Stimulants are chemicals that increase activity in the central and peripheral nervous systems, intensifying a person's mental or physical state. Individuals who use stimulants usually experience an increase in alertness, productivity, and endurance when performing tasks. There are many different types of stimulants, which are commonly used in medications, consumer products and drinks, and illicit drugs. Stimulating effects can be derived from nicotine, caffeine, methamphetamine, cocaine, and other potentially dangerous drugs. Research shows that there is a significant risk of developing psychological and physiological addiction to stimulants, even with very limited exposure.
Chemicals in the brain known as neurotransmitters, including dopamine, epinephrine, and norepinephrine, are essential to the release of hormones and the body's response to pain and pleasure. Neurotransmitters are regularly released in response to a stimulus, and reabsorbed to maintain a sufficient supply. When a person takes a stimulant, however, large amounts of dopamine and norepinephrine are released and prevented from being reabsorbed, causing a temporary boost in pleasure and a drop in pain. In time, however, the brain's supply of neurotransmitters becomes depleted, leading to intense feelings of withdrawal, drowsiness, and fatigue.
The most common and most socially acceptable stimulant is caffeine, which is found in many types of sodas, coffee, juices, energy drinks, and chocolate. Like other stimulants, caffeine temporarily enhances dopamine and norepinephrine levels, leading to feelings of alertness and wakefulness, but also resulting in a dangerous increase heart rate and anxiety. Nicotine, which is usually derived from cigarettes and chewing tobacco, produces similar short-term effects. Diet pills and over-the-counter energy boosters stimulate the mind and the body's metabolism, reducing the urge to consume food and increasing endurance. Certain prescription drugs, including medications for attention deficit disorder, narcolepsy, and asthma, are also considered stimulants.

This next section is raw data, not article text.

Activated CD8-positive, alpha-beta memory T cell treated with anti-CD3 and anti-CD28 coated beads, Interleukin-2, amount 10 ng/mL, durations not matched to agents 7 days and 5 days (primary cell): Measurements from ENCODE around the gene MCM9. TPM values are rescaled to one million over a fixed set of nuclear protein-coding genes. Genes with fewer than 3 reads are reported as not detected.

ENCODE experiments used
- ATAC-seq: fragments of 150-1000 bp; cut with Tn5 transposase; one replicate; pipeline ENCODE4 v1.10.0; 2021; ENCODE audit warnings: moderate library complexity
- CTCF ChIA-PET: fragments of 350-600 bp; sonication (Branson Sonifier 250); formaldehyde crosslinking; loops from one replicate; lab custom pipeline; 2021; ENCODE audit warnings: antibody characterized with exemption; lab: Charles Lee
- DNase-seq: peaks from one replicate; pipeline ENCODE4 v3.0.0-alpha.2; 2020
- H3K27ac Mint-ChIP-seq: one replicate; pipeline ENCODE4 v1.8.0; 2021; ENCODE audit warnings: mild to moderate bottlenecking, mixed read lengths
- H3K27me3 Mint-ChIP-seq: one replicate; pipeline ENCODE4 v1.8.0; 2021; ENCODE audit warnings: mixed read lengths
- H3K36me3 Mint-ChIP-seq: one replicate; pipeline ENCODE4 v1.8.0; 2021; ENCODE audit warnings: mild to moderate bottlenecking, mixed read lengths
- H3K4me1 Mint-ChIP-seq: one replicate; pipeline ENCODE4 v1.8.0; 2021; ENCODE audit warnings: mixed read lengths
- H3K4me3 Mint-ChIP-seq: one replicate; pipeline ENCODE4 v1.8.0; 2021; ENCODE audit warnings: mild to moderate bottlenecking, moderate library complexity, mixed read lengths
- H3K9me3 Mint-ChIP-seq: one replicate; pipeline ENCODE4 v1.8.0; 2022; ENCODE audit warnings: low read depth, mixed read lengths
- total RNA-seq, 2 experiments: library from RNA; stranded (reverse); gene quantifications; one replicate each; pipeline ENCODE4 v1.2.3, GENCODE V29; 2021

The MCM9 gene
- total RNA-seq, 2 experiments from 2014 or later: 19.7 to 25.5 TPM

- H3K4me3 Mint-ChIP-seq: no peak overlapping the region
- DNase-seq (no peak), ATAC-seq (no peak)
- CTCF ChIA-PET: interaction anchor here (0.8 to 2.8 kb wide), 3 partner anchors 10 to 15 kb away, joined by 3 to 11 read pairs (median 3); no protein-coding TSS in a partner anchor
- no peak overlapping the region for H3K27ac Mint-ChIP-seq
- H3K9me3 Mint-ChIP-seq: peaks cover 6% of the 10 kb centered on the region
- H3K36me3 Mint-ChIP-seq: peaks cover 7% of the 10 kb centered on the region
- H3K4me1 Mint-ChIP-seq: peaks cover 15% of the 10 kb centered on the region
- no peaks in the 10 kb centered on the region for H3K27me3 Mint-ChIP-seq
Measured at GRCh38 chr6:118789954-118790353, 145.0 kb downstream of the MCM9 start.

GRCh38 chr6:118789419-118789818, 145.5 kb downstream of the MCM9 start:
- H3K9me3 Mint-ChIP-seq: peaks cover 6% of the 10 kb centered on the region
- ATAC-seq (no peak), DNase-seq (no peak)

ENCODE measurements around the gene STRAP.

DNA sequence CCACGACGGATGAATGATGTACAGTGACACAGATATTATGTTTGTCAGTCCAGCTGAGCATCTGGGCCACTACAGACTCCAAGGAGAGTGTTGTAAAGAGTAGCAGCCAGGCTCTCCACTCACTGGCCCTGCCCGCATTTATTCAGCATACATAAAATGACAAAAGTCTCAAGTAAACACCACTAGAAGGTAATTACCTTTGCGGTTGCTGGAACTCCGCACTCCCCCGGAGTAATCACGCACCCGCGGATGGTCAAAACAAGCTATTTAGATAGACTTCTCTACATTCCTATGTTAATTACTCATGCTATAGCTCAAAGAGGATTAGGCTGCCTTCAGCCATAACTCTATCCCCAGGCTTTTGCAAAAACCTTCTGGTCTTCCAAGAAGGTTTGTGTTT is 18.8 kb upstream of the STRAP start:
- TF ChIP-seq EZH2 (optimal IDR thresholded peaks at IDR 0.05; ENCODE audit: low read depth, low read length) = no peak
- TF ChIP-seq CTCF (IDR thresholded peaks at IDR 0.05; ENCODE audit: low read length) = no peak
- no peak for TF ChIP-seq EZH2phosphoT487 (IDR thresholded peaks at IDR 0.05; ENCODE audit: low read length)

Many different illegal drugs are classified as stimulants, including cocaine, ecstasy, and methamphetamine. Such highly addictive drugs cause feelings of euphoria, a reduction in the body's ability to sense pain, significant increases in energy and alertness, and a loss of appetite. Frequent use of these drugs quickly leads to dependence in most people. An individual usually builds a tolerance to stimulants over time, meaning that he or she needs more and more of a drug to achieve the desired effects, greatly increasing the risk of an overdose and serious health consequences. In addition, most drug users experience severe physical and psychological withdrawal symptoms when drugs are not available.
An individual whose daily life has become disrupted because of a stimulant addiction can receive help by seeking the guidance of a physician or a mental health professional. A doctor or psychologist may recommend detoxification, inpatient substance abuse rehabilitation, support groups, or regular sessions with a counselor to help a person overcome his or her addiction. By abstaining from using chemicals and developing healthy habits, many people are able to recover from their addictions and return to normal life.